The recent E. coli outbreak at Chipotle is only the latest in a series of financial disasters owing directly to improper kitchen procedures. According to the Centers for Disease Control and Prevention, E. coli are bacteria that live in the intestinal tract of humans and other mammals. E. coli infections can cause severe intestinal problems, and some strains can even be fatal to some people. E. coli is passed when microscopic bits of fecal matter are transferred into food. This often occurs when kitchen workers use the restroom and don't wash their hands, or when animal droppings get into farms' water supplies. E. coli infection is among the most preventable of diseases commonly labeled "food poisoning," but it takes constant vigilance and a strict set of food safety rules to make sure your restaurant isn't among those contributing to the problem. Food safety is crucial for your bottom line, as well as for the public health, and it starts with you and your kitchen staff.
Make food safety a large part of orientation and training in every employee's first week. At least some of the people working in your kitchen should be food service safety certified. Use their knowledge to guide less-informed team members in their actions when it comes to cleanliness and food safety. A nonnegotiable list of cleaning and food safety rules should be posted in multiple places around the kitchen, and team members breaking these rules should be coached. Those who continue to ignore the rules should be replaced—you can't afford to take a chance on having an E. coli outbreak just because someone forgot to follow procedure.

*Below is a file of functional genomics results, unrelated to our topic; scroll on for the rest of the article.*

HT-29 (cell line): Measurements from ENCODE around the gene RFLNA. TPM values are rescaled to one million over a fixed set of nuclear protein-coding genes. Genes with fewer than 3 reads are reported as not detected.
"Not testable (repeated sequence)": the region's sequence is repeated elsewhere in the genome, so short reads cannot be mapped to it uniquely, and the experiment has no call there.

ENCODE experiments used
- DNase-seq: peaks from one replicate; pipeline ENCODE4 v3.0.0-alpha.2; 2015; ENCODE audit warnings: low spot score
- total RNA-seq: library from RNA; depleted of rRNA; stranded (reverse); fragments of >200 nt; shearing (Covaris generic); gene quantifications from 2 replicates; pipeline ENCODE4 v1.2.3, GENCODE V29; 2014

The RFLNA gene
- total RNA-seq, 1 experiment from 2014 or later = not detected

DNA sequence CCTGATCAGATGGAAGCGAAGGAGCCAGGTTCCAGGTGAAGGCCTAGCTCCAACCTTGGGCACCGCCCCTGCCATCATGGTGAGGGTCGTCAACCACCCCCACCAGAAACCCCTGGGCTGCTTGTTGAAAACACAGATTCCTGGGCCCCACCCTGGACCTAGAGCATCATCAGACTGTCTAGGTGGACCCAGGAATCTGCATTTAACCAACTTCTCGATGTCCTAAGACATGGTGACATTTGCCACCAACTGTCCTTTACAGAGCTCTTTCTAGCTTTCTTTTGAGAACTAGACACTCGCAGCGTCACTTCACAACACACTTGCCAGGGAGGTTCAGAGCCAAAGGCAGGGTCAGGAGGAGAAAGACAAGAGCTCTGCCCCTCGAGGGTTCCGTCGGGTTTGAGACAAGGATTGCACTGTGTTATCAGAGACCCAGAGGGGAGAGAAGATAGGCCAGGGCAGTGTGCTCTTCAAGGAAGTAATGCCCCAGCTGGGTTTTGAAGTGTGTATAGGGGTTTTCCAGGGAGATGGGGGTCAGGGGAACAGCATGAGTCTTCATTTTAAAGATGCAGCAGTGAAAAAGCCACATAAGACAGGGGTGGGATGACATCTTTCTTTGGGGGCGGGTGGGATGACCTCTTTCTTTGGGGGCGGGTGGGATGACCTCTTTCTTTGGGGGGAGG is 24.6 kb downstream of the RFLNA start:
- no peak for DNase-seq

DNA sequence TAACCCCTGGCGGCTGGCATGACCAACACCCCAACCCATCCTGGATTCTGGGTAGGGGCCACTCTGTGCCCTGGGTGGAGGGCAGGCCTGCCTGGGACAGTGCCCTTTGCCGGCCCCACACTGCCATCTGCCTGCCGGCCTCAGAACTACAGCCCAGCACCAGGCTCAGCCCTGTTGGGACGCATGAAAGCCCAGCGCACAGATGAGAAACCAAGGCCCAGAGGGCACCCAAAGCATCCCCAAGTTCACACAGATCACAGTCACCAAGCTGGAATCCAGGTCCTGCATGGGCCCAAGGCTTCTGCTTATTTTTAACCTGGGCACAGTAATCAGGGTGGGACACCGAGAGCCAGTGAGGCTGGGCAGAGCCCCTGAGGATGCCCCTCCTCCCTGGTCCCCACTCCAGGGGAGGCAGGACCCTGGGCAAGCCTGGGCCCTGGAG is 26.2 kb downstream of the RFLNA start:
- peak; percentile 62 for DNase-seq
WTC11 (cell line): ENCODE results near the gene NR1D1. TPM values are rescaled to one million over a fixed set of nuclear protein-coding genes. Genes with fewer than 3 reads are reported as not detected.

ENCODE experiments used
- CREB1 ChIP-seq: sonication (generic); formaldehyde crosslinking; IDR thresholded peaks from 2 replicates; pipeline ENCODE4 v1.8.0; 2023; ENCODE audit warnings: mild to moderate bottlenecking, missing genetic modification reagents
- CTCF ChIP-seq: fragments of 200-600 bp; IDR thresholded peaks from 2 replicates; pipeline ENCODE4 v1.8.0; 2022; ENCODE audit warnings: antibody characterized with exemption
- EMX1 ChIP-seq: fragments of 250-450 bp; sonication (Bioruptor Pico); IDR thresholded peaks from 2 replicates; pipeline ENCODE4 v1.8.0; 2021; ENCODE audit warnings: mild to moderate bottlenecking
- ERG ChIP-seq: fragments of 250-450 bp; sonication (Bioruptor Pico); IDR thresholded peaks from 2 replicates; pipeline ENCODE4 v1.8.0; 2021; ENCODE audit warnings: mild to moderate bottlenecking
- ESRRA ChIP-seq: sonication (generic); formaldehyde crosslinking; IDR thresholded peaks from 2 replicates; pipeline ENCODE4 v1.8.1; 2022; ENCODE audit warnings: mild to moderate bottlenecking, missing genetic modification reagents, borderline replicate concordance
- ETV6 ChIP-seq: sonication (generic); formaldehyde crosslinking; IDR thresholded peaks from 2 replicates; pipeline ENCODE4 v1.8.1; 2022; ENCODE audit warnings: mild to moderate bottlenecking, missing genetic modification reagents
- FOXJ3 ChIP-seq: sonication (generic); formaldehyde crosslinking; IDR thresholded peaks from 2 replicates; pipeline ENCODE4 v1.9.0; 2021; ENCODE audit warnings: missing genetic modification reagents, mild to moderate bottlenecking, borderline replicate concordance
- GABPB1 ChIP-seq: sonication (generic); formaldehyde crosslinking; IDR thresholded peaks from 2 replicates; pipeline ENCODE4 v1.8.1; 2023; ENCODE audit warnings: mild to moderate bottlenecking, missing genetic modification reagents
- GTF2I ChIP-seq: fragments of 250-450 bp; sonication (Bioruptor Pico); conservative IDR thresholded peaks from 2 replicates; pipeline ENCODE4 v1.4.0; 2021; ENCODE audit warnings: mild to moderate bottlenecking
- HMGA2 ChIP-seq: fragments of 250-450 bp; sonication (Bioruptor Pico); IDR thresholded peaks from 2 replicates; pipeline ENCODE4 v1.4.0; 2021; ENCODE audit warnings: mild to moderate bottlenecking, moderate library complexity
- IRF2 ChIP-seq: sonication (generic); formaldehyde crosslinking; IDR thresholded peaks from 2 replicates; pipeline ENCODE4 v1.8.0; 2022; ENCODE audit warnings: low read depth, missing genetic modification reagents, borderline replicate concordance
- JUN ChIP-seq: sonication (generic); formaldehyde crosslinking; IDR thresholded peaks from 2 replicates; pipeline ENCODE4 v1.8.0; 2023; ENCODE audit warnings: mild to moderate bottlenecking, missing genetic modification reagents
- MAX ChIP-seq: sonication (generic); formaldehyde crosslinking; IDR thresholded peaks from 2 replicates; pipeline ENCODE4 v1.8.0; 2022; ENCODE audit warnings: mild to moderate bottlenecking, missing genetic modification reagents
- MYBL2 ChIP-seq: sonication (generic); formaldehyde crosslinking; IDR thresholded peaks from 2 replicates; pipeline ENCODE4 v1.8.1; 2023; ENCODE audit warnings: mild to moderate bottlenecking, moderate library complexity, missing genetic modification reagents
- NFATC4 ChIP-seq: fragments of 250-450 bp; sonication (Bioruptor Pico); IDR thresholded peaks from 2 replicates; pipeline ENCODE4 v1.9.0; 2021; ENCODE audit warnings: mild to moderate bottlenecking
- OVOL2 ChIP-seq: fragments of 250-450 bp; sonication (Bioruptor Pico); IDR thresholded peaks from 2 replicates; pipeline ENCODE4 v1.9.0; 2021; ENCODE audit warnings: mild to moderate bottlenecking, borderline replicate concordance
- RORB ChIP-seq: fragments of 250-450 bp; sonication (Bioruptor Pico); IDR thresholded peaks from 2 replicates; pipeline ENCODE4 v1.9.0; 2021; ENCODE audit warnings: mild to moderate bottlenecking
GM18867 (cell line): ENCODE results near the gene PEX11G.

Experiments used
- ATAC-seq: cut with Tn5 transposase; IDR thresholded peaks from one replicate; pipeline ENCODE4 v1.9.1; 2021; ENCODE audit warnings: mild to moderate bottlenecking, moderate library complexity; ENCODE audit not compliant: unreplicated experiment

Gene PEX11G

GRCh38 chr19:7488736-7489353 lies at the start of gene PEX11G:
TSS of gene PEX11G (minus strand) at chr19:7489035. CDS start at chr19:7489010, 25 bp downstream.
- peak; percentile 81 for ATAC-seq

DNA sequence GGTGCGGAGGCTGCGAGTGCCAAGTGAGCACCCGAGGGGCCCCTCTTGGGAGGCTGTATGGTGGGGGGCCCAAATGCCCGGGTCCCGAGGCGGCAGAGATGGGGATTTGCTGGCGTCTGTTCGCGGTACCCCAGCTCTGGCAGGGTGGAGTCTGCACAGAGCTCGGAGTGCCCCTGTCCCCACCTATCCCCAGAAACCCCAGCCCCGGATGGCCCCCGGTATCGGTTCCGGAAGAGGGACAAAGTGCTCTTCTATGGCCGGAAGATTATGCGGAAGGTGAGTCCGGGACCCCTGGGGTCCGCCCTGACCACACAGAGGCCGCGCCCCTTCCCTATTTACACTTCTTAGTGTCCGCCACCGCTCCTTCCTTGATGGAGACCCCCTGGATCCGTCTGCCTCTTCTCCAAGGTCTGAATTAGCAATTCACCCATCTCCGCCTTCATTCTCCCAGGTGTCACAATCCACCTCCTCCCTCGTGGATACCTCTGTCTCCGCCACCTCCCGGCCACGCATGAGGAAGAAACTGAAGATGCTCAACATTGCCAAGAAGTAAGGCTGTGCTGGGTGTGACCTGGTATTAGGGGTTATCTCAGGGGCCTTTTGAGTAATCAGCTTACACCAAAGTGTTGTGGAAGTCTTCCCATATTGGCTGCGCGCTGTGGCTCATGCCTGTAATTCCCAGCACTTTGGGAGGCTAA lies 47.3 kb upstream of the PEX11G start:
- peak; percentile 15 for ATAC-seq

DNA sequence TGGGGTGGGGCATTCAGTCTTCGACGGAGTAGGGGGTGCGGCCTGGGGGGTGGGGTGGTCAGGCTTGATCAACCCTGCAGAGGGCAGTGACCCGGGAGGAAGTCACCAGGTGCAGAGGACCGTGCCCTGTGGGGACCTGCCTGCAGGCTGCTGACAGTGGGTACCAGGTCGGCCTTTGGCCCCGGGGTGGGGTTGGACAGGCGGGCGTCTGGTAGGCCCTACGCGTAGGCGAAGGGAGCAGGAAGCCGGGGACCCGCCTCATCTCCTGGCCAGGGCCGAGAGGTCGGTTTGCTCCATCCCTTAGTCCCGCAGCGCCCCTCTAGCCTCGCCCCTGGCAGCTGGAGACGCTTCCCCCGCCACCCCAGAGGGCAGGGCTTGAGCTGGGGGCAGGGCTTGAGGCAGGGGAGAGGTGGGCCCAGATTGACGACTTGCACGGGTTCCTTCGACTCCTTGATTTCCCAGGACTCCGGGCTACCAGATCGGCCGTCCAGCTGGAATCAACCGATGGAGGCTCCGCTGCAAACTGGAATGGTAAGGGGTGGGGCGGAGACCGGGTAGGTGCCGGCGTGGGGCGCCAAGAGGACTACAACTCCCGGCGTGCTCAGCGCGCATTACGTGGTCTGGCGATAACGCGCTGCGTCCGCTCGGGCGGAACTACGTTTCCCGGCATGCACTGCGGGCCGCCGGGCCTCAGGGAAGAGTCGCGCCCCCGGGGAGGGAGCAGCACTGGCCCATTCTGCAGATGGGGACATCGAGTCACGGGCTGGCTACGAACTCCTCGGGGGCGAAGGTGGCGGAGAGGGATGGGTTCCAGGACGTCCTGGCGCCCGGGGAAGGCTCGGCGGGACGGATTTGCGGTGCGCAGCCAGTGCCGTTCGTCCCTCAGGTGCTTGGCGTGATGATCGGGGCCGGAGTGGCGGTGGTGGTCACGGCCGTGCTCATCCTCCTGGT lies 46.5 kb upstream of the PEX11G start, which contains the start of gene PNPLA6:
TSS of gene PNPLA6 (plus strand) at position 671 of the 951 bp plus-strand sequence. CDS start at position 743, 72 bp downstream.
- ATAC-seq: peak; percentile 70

The single most important thing every employee can do to prevent disease transmission is to wash his or her hands multiple times each day, but they have to follow the right procedures when doing so. Keep liquid soap and paper towels at every handwashing station, and make sure the staff knows to scrub their hands for the regulation 20 seconds every time they wash. Simply rinsing off one's hands never gets rid of germs, no matter how clean they may look.
After improper hand washing, dirty produce is the next most likely culprit in the spreading of E. coli. Rainwater can wash all sorts of bacteria into streams, whose water is then used to irrigate crops. Farmers rarely wash vegetables well before sending them to market, so the odds are good that your fruits and vegetables have germs on the surface. Use commercial produce cleaner, and simply float or soak the produce in a sink for 10 minutes before allowing it to air dry. This applies to fruits you cut, such as melons and lemons, as well as those that are eaten whole, like berries. Make sure you clean any surface that dirty produce rested on by spraying it with a cleaning solution and using a squeegee to remove the moisture and germs. This removes dirt and bacteria more quickly and more efficiently than other cleaning methods do.
For more information on controlling the spread of germs created in restrooms, click here.
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